‘Had they just carried on in litigation, I don’t think that would ever have been explored. In mediation they can be a bit more creative and look at different avenues, knowing that if those avenues come to nothing, they’re not going to be hit with that in the court process.’
The first benefit of mediation is that it provides couples with the freedom and autonomy to be creative in finding solutions, and therefore often yields better outcomes than the court process.
With divorce mediation, you can also ‘road test’ arrangements. For example, if a couple is thinking about having alternative weekends with their child after divorce, or trying to figure out what interim maintenance payments are appropriate, they can try it out before committing to anything.
‘Court is quite a blunt tool,’ says Edwards. ‘A judgment is imposed and that’s it. Through mediation I can say to couples, why don’t you go away for a month and see how this goes on the ground, and then come back to me? And if we need to tweak it, we can tweak it.’
Some people worry that they are legally unsupported through the mediation process, but this is not the case. Lawyer-inclusive mediation is becoming a lot more prevalent, and even if solicitors aren’t physically present, Edwards will always stop her clients and let them know whether they should seek legal advice on a particular point. Plus, crucially, any agreement reached in mediation isn’t binding until the couple wants to be.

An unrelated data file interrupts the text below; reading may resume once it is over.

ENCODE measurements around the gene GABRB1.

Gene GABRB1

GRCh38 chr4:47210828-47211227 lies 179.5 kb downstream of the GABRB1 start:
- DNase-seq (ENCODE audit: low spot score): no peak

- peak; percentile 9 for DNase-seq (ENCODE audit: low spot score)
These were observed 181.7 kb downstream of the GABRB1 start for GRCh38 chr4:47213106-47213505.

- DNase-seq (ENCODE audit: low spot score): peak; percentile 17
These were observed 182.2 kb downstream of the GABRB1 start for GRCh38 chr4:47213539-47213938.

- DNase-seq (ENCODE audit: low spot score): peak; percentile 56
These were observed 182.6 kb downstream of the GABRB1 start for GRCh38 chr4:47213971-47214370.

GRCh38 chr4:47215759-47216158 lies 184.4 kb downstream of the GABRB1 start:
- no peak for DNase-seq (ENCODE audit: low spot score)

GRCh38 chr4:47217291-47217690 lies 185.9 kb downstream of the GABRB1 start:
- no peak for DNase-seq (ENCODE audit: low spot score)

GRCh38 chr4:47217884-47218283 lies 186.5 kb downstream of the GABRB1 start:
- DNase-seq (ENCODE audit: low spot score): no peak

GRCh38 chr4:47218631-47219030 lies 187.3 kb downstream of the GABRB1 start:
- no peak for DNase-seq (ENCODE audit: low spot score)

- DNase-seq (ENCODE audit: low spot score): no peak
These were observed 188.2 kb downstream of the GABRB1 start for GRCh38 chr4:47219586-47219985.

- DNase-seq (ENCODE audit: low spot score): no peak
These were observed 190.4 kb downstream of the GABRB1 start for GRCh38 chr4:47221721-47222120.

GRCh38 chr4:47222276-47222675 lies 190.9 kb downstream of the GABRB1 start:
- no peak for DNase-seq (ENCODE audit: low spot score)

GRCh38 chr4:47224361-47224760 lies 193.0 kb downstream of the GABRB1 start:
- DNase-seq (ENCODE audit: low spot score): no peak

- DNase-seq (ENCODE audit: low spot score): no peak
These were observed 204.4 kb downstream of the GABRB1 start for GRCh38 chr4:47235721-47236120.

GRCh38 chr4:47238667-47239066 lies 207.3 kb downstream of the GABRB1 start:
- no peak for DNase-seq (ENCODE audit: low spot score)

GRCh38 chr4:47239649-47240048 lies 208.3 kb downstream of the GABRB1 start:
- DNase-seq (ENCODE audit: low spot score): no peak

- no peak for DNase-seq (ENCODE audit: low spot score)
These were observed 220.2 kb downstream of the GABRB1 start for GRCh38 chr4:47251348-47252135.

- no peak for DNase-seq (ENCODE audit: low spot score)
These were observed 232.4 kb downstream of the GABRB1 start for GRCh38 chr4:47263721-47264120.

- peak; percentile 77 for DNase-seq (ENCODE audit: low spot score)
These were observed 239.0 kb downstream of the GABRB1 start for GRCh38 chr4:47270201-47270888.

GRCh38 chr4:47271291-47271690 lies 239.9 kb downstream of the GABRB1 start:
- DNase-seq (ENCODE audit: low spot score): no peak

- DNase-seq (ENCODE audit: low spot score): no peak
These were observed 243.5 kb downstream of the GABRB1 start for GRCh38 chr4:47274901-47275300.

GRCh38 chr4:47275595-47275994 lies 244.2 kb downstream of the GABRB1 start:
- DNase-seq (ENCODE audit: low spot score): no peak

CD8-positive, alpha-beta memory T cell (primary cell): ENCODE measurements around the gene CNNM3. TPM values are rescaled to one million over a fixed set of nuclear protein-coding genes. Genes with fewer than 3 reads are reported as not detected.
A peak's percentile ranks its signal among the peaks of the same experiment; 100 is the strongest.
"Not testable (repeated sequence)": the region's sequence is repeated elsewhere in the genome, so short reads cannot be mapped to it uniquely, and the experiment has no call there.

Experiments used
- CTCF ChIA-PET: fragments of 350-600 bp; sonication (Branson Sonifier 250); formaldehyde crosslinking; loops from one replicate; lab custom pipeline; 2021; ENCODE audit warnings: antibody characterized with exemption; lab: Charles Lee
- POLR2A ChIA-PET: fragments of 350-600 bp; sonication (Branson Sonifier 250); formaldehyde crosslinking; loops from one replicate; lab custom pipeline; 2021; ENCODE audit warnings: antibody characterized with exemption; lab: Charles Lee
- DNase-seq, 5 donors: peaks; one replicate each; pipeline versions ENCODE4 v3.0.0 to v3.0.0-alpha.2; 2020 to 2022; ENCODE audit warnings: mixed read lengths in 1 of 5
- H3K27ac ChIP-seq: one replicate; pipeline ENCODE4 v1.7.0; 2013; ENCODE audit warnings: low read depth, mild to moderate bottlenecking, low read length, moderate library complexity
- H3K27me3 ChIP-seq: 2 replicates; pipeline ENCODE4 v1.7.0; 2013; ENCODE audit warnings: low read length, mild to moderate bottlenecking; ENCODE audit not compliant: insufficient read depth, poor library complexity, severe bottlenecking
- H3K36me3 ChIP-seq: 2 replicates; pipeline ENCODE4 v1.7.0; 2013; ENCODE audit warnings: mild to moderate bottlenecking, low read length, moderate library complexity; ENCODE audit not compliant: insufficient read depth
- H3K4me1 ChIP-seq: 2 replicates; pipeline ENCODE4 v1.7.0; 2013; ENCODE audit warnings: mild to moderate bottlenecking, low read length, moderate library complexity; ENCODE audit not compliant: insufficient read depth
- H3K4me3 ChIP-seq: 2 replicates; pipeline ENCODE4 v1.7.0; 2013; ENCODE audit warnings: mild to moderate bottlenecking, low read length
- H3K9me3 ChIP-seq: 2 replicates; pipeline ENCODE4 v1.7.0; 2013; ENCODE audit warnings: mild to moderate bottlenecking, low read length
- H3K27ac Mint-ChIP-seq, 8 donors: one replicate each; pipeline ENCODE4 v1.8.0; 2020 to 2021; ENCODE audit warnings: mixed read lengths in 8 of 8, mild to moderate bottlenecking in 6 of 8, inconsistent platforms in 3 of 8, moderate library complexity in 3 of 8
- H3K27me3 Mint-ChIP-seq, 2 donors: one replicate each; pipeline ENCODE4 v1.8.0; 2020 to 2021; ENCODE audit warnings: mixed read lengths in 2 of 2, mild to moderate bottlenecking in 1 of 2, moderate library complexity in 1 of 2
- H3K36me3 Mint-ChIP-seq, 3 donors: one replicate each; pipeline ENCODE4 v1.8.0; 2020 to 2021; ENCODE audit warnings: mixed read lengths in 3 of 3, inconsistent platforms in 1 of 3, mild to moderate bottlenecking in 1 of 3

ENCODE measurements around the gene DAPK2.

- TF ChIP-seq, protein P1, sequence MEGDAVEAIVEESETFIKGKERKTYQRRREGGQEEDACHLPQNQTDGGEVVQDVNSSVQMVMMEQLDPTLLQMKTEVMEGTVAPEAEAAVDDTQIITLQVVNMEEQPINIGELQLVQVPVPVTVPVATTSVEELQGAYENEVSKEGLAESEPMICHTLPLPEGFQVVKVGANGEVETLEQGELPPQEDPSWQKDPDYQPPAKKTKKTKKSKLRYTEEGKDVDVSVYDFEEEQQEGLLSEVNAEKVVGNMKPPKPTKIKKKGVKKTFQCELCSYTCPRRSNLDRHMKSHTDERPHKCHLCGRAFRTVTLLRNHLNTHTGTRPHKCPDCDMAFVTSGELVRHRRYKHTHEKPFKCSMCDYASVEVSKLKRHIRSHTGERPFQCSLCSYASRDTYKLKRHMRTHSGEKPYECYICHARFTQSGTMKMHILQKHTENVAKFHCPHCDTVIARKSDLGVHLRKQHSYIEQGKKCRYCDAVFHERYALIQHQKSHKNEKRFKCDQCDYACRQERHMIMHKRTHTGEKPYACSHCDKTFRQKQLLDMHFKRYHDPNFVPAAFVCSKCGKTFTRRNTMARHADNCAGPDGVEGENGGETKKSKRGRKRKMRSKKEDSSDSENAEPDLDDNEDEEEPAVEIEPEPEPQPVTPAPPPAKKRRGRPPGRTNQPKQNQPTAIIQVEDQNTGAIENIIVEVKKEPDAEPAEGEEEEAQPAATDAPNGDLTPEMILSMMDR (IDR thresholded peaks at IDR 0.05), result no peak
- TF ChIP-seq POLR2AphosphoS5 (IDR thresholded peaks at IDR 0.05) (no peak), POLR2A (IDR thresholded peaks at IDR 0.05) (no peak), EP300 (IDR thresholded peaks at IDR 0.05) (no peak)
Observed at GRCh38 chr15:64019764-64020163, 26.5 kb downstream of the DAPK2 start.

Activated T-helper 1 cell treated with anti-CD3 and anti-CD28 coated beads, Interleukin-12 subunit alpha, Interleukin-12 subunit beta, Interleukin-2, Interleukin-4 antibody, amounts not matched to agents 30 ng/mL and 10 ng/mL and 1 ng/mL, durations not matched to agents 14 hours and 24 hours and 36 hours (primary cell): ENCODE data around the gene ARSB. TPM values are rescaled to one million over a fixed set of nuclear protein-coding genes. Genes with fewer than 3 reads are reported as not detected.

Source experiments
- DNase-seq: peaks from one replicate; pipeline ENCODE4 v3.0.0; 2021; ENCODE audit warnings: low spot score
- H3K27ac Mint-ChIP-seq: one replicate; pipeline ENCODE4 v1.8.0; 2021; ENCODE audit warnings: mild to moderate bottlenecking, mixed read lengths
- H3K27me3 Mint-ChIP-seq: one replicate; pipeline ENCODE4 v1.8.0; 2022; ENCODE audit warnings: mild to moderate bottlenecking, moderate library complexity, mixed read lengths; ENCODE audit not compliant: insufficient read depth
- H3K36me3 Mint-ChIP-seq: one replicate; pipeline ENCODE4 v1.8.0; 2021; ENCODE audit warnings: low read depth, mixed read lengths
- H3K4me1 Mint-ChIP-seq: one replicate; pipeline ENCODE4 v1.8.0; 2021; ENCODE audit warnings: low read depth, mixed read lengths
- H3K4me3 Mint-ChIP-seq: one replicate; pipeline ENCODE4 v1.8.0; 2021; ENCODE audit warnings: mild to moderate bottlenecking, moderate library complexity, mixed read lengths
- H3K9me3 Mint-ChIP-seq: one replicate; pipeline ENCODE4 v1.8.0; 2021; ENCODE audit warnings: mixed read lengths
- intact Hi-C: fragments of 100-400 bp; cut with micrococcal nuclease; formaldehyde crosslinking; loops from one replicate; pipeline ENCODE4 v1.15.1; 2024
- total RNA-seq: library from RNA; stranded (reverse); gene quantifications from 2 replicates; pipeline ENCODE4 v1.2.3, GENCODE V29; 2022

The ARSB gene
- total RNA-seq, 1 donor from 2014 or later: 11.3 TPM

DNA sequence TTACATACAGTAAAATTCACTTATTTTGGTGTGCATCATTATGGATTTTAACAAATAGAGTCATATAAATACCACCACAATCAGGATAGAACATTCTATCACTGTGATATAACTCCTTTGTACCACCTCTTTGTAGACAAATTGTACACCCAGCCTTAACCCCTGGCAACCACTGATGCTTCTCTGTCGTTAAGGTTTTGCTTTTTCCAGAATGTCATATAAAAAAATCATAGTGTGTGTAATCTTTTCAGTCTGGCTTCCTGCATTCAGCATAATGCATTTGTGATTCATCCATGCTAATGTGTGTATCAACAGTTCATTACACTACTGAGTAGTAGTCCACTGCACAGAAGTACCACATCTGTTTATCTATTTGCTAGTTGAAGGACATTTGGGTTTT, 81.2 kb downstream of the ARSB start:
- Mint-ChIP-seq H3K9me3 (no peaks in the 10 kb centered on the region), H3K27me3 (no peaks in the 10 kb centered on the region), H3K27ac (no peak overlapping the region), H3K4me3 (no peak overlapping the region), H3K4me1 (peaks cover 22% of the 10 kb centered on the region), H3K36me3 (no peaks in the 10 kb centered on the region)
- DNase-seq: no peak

Finally, avoiding entering the chronically overstretched court system saves a huge amount of time (and money). ‘The family justice system is absolutely creaking at the seams, and it’s gotten worse with the pandemic,’ says Edwards. ‘I’m seeing my clients having to wait months and months for their first hearing.’
Who should use divorce mediation?
Edwards heartily recommends mediation in almost all cases and wants to remind people that it’s never too late to mediate’ – even if court proceedings are already underway. ‘There was one couple about three weeks away from a contested final hearing, and they came to me for mediation and made significant progress in narrowing issues.’
There are, however, instances where mediation might not be appropriate. For example, mediation would not work in cases where there has been domestic abuse. This is firstly due to concerns about the safety of bringing the couple together, although this is ameliorated slightly in the digital age where mediation is being conducted over video call. But there may still be issues over the imbalance of bargaining power.
Edwards also ‘wouldn’t do mediation where there are issues of children’s welfare and safeguarding’, due to the need for other bodies and agencies to weigh in.